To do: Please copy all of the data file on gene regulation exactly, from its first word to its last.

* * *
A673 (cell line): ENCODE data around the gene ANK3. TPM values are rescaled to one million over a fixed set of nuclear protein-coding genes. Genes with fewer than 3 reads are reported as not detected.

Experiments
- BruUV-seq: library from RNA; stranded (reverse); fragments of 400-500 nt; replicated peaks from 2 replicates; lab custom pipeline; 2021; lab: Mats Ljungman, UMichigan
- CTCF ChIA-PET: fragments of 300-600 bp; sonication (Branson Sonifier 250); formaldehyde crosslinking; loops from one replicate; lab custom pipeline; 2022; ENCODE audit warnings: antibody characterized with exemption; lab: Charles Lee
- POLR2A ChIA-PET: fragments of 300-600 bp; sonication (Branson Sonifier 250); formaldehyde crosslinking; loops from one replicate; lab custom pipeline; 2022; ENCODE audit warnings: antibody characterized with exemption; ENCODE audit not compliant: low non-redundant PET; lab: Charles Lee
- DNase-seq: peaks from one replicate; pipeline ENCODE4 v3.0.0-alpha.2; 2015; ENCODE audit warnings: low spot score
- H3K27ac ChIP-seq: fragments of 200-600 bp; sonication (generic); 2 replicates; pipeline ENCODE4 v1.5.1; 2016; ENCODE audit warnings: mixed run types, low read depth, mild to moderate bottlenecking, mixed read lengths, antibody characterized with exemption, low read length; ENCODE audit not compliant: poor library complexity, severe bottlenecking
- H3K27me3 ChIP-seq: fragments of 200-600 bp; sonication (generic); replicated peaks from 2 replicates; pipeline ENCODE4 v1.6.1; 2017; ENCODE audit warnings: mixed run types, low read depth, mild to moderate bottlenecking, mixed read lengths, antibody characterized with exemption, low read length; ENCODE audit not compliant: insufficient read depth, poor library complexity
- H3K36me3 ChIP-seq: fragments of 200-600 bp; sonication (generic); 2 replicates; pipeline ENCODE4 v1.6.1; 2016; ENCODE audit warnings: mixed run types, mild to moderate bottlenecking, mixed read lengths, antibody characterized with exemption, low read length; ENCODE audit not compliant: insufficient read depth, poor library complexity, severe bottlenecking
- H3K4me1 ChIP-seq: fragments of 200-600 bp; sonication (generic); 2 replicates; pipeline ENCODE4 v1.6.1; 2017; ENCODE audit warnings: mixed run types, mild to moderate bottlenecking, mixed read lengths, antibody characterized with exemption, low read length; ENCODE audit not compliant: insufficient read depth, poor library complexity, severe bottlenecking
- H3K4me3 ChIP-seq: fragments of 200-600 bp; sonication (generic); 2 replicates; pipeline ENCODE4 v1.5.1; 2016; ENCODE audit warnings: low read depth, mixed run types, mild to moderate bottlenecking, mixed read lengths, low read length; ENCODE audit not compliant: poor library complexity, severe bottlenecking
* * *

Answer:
A673 (cell line): ENCODE data around the gene ANK3. TPM values are rescaled to one million over a fixed set of nuclear protein-coding genes. Genes with fewer than 3 reads are reported as not detected.

Experiments
- BruUV-seq: library from RNA; stranded (reverse); fragments of 400-500 nt; replicated peaks from 2 replicates; lab custom pipeline; 2021; lab: Mats Ljungman, UMichigan
- CTCF ChIA-PET: fragments of 300-600 bp; sonication (Branson Sonifier 250); formaldehyde crosslinking; loops from one replicate; lab custom pipeline; 2022; ENCODE audit warnings: antibody characterized with exemption; lab: Charles Lee
- POLR2A ChIA-PET: fragments of 300-600 bp; sonication (Branson Sonifier 250); formaldehyde crosslinking; loops from one replicate; lab custom pipeline; 2022; ENCODE audit warnings: antibody characterized with exemption; ENCODE audit not compliant: low non-redundant PET; lab: Charles Lee
- DNase-seq: peaks from one replicate; pipeline ENCODE4 v3.0.0-alpha.2; 2015; ENCODE audit warnings: low spot score
- H3K27ac ChIP-seq: fragments of 200-600 bp; sonication (generic); 2 replicates; pipeline ENCODE4 v1.5.1; 2016; ENCODE audit warnings: mixed run types, low read depth, mild to moderate bottlenecking, mixed read lengths, antibody characterized with exemption, low read length; ENCODE audit not compliant: poor library complexity, severe bottlenecking
- H3K27me3 ChIP-seq: fragments of 200-600 bp; sonication (generic); replicated peaks from 2 replicates; pipeline ENCODE4 v1.6.1; 2017; ENCODE audit warnings: mixed run types, low read depth, mild to moderate bottlenecking, mixed read lengths, antibody characterized with exemption, low read length; ENCODE audit not compliant: insufficient read depth, poor library complexity
- H3K36me3 ChIP-seq: fragments of 200-600 bp; sonication (generic); 2 replicates; pipeline ENCODE4 v1.6.1; 2016; ENCODE audit warnings: mixed run types, mild to moderate bottlenecking, mixed read lengths, antibody characterized with exemption, low read length; ENCODE audit not compliant: insufficient read depth, poor library complexity, severe bottlenecking
- H3K4me1 ChIP-seq: fragments of 200-600 bp; sonication (generic); 2 replicates; pipeline ENCODE4 v1.6.1; 2017; ENCODE audit warnings: mixed run types, mild to moderate bottlenecking, mixed read lengths, antibody characterized with exemption, low read length; ENCODE audit not compliant: insufficient read depth, poor library complexity, severe bottlenecking
- H3K4me3 ChIP-seq: fragments of 200-600 bp; sonication (generic); 2 replicates; pipeline ENCODE4 v1.5.1; 2016; ENCODE audit warnings: low read depth, mixed run types, mild to moderate bottlenecking, mixed read lengths, low read length; ENCODE audit not compliant: poor library complexity, severe bottlenecking